Germany again rejects Russian explanation for gas supply cut

FAN Editor

BERLIN — The German government said Monday that a turbine at the center of uncertainty about future gas deliveries through a major pipeline from Russia to Europe was only supposed to be installed in September, underlining its insistence that there should be no technical obstacle to the gas flow.

Meanwhile, Germany’s biggest importer of Russian gas said it had received a letter from Russia’s Gazprom claiming “force majeure” — events beyond its control — as the reason for past and current shortfalls in gas deliveries, a claim that the customer rejected.

Gazprom reduced gas deliveries through the Nord Stream 1 pipeline to Germany by 60% last month. The state-owned gas company cited alleged technical problems involving equipment that partner Siemens Energy sent to Canada for overhaul and couldn’t be returned because of sanctions imposed over Russia’s invasion of Ukraine.

The Canadian government said over a week ago that it would allow the gas turbine that powers a compressor station to be delivered to Germany, citing the “very significant hardship” that the German economy would suffer without a sufficient gas supply to keep industries running and to generate heat and electricity.

German politicians have dismissed Russia’s technical explanation for last month’s reduction in gas flowing through Nord Stream 1, saying the decision was a political gambit by the Kremlin to sow uncertainty and further push up energy prices.

“We don’t see technical reasons,” Economy Ministry spokeswoman Beate Baron told reporters in Berlin. “Our information is that this turbine is a replacement turbine that was earmarked for use in September but, again, we are doing everything to take away possible pretexts for the Russian side.”

Nord Stream 1 shut down altogether for annual maintenance on July 11. German officials are concerned that Russia may not resume gas deliveries at all after the scheduled end of that work on Thursday, and could cite an alleged technical reason not to do so.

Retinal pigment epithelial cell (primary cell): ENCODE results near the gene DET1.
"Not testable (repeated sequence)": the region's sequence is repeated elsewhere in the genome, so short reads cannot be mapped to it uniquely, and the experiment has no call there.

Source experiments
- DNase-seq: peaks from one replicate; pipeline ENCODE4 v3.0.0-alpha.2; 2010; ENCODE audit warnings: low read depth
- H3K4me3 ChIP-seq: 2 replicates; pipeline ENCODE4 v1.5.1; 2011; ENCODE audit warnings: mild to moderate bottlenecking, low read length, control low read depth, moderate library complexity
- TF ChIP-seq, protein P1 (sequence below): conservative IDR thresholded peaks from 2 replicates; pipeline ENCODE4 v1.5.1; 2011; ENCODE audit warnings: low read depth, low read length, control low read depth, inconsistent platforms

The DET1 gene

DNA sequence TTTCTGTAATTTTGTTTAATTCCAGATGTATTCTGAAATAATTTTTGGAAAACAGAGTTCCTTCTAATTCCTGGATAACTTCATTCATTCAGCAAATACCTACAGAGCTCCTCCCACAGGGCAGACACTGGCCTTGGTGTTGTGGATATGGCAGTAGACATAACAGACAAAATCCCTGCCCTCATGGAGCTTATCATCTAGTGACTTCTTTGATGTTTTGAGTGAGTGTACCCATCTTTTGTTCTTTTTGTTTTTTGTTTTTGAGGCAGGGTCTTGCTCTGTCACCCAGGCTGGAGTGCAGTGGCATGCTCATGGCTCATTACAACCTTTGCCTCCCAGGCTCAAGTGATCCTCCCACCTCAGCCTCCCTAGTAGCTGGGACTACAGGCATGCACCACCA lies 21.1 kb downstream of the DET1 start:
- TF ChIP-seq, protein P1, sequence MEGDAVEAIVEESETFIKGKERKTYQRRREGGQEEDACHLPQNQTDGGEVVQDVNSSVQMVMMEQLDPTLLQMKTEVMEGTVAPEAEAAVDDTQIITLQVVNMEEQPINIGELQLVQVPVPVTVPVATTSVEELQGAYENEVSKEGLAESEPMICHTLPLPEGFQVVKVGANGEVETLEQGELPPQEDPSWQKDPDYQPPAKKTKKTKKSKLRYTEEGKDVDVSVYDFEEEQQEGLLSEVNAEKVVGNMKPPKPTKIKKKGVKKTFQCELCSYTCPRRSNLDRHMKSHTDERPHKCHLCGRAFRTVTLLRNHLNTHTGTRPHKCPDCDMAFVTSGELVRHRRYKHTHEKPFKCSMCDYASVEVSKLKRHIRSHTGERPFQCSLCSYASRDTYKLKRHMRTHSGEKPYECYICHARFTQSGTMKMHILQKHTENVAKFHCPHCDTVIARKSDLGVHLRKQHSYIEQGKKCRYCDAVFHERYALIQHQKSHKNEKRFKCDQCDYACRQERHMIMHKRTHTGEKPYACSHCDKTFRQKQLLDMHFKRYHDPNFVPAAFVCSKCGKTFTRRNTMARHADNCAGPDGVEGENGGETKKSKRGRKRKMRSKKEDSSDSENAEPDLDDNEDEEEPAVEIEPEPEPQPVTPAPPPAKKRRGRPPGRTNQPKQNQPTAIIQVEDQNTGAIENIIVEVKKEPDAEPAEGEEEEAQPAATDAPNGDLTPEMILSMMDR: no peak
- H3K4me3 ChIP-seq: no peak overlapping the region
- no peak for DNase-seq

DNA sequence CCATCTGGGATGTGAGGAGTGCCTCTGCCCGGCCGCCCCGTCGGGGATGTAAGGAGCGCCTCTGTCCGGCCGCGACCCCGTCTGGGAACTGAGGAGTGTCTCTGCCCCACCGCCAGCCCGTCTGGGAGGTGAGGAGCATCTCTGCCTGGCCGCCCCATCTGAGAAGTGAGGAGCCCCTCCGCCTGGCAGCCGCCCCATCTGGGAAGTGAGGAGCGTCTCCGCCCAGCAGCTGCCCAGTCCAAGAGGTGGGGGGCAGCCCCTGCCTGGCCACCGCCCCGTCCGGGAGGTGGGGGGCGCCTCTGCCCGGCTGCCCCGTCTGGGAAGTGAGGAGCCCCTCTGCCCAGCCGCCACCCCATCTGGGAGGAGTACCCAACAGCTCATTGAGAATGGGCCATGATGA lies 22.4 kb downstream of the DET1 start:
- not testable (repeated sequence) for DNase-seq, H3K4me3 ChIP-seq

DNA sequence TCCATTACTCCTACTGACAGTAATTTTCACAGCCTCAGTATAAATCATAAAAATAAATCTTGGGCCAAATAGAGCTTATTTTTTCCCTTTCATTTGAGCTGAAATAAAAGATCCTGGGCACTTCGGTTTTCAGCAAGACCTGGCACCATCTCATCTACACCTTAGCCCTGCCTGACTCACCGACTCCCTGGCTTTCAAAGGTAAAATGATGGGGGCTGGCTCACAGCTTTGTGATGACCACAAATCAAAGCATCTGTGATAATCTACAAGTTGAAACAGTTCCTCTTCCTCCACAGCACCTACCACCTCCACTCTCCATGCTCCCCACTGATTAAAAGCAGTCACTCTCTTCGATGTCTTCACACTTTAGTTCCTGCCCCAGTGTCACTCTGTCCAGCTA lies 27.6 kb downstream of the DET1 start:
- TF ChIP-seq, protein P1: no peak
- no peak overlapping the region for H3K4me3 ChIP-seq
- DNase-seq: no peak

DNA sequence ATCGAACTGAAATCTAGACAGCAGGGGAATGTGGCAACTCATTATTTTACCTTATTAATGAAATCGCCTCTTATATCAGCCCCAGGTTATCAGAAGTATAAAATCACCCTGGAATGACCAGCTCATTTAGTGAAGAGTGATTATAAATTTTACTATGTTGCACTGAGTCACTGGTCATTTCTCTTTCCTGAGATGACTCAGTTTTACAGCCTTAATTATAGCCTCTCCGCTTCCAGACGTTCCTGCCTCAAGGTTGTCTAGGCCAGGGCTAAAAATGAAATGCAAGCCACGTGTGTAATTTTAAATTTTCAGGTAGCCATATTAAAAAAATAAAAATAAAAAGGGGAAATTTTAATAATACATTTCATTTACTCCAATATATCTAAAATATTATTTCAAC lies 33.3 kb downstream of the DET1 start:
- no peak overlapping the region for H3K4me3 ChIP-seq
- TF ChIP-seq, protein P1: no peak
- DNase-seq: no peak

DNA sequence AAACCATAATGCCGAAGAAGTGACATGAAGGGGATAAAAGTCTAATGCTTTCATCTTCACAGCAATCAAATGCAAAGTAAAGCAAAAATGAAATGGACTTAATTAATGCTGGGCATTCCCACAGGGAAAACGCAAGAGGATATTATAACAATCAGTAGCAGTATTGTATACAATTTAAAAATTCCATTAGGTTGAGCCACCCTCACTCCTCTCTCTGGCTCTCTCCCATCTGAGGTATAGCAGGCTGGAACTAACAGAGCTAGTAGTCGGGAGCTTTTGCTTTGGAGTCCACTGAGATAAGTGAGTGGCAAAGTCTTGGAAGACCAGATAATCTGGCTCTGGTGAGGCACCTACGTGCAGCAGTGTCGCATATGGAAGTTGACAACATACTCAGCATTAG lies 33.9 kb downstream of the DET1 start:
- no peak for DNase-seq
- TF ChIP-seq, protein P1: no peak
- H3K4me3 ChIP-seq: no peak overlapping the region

Baron wouldn’t say where the turbine is at present, citing security reasons, but said no European Union permit is needed for its transport because it doesn’t fall under EU sanctions.

Gazprom has raised the turbine issue twice over recent days, saying on Saturday that it had “formally approached” Siemens Energy to provide documents needed to transport the equipment back to Russia.

In Germany, energy company Uniper said it had “received a letter from Gazprom Export in which the company claims force majeure retroactively for past and current shortfalls in gas deliveries.

“We consider this as unjustified and have formally rejected the force majeure claim,” Uniper said in an emailed response to a query. It wasn’t immediately clear what the move would mean for future gas deliveries.

On July 8, Uniper — Germany’s biggest importer of Russian gas — asked the German government for a bailout to cope with surging gas prices.

While talks on that continue, Uniper said in a separate statement Monday that it was now fully using an existing 2 billion-euro (dollar) credit facility from Germany’s state-owned KfW development bank and applied to increase that facility.


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